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No Body, No Parole – Recent decision of Lincoln v Parole Board of Queensland [2019]

Potts Lawyers > Criminal Law & Offences  > No Body, No Parole – Recent decision of Lincoln v Parole Board of Queensland [2019]

No Body, No Parole – Recent decision of Lincoln v Parole Board of Queensland [2019]

The recent decision of Lincoln v Parole Board of Queensland [2019] QSC 156 demonstrates the application section 193A of the Corrective Services Act 2002. This provision is more commonly referred to as the “No body, no parole law”.

The decision demonstrates that the application of the law does not specifically go to knowledge of the whereabouts of the remains of the victim of an unlawful killing. Rather, it is broader and parole can be denied where a prisoner has not cooperated satisfactorily with the investigation of the offence as a whole which could potentially lead to the location of the deceased.

 

When does section 193A of the Corrective Services Act apply?

This section creates a restriction on a grant of parole to a prisoner where:

  • a person’s remains have not been located; or
  • because of an act or omission of the prisoner or another person, part of the body or remains of the victim have not been located.

 

Under the section, the Parole Board must refuse an application for parole unless it is satisfied the prisoner has cooperated satisfactorily to in the investigation of the offence to identify the victim’s location.

 

Section 193A will come into operation where a prisoner was convicted of a homicide offence and the victims’ remains have not been located. An eligible offence is an offence pursuant to the following sections of the Criminal Code 1899:-

  • Section 236(2) – Misconduct with regards to corpses;
  • Sections 302 and 305 – Murder;
  • Sections 303 and 310 – Manslaughter;
  • Section 307 – Accessory after the fact to murder;
  • Section 309 – Conspiracy to murder;
  • Section 314A – Unlawful striking causing death;
  • Accessory after the fact for the offences of misconduct with regards to corpses, manslaughter, conspiracy to murder and unlawful striking causing death;
  • Counselling, procuring or conspiring to commit one of the above offences; and
  • For prisoners transferred from interstate who are serving a period of imprisonment in Queensland, an offence against the law of that other State that substantially corresponds with one of the above offences.

 

Where a grant of parole is sought in the circumstances outlined above, the Board under section 193A (4) of the Act requests a report from the Commissioner of Police as to the applicant’s cooperated or not. This can occur either before a defendant is sentenced or after. The Commissioner’s report will assess:-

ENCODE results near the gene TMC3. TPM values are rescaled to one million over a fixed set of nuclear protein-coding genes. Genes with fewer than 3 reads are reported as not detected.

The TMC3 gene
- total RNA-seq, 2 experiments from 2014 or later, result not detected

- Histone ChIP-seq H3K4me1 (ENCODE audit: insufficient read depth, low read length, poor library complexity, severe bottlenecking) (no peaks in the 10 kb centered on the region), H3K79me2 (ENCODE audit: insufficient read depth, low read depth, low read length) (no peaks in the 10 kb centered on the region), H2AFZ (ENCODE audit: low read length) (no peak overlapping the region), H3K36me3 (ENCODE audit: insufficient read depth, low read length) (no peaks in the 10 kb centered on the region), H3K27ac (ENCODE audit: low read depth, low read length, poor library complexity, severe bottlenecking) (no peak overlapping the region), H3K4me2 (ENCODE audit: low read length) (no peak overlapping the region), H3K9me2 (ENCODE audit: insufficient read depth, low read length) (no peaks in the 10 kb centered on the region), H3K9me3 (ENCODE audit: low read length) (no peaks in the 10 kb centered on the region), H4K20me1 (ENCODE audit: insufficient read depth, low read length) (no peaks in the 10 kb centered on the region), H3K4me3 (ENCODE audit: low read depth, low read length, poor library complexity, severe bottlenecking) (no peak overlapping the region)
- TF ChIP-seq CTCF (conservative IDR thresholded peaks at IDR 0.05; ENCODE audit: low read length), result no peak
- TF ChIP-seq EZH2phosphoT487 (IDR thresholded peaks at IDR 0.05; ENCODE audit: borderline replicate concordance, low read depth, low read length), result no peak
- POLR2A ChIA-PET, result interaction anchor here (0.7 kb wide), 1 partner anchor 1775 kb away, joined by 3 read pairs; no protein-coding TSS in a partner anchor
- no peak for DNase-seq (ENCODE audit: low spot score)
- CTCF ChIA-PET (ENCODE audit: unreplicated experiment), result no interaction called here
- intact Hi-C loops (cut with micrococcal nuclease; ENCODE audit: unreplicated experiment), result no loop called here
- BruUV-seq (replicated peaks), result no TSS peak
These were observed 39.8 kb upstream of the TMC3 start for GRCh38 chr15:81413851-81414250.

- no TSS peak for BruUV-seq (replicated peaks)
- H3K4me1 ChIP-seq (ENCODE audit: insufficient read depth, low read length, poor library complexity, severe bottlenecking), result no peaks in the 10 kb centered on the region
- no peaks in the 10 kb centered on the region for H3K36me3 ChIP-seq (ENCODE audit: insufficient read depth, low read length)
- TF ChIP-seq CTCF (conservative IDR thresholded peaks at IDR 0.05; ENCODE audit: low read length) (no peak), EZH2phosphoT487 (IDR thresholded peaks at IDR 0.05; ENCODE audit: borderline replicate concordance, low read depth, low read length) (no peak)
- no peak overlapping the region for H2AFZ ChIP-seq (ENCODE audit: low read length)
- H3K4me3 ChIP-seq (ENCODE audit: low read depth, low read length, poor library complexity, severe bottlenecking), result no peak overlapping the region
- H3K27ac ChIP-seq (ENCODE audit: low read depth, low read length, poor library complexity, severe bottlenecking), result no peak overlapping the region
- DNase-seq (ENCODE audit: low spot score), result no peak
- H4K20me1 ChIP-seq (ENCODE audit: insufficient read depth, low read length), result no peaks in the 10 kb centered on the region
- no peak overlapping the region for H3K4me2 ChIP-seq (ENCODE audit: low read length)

1. the nature, extent and timeliness of the prisoner’s cooperation; and
  2. the truthfulness, completeness and reliability of any information or evidence provided by the prisoner in relation to the victim’s location; and
  3. the significance and usefulness of the prisoner’s cooperation.

 

When the Parole Board consider the prisoner’s application for parole, the Board will make an assessment having regard to the criteria outlined in section 193A (7)(a) and (b) being:-

  1. the report provided by the Commissioner; and
  2. any information the Board has about the prisoner’s capacity to give the cooperation;
  3. the transcript of any proceeding against the prisoner for the offence, including any relevant remarks made by the sentencing court; and
  4. any other information the Board considers relevant.

Further information about the parole process in these circumstances is provided by the Queensland Parole Board here: https://publications.qld.gov.au/dataset/parole-board-secretariat-and-victims-register/resource/4a4c38d7-6efb-46a5-a8e1-5539bbc2a946

 

Lincoln’s Application for Parole

Background

The applicant was sentenced to nine years imprisonment for manslaughter and two years imprisonment, cumulative on a previous sentence for possession of methylamphetamine in excess of 2.0 grams with a parole eligibility date set at not before five years.

The body of the victim of the manslaughter offence has never been found, the applicant was not present at the time of the victim’s death nor involved in the disposal of the victim’s body. The applicant does not know where the victim’s body is located.

In fact, Mr Lincoln was found guilty of manslaughter by virtue of section 8 of the Criminal Code on the basis that the unlawful killing was a probable consequence of the force used to enable the abduction of the deceased.

 

The Application

When considering the application, the Board had regard to the agreed schedule of facts on which Lincoln was sentenced which outlined that Lincoln, organised the forced abduction of the deceased and the motivation was money to be paid by the Odin’s Outlaw Motorcycle Gang. It was also highlighted on that the applicant “wanted to get some boys up from Brisbane” and that on the morning of the abduction another man was present with Lincoln.

At preliminary hearing the Parole Board asked four questions of Lincoln based on the matter arising from the agreed schedule of facts from the sentencing hearing:-

  1. Whether the persons who promised the money had knowledge of the location of the body;
  2. Whether the applicant had further contact with others regarding the location of the body;
  3. The source of the money; and
  4. How the applicant knew that a possible disposal site for the body was Collinsville, some 240 kilometres west of Mackay

 

During the course of the hearing the President of the Parole Board made enquiries in relation to the three cars which were involved in the abduction and who the occupants of the third car were (as it had never been determined by police and they had never been identified by either of the three co-offenders who had been sentenced in relation to the same killing).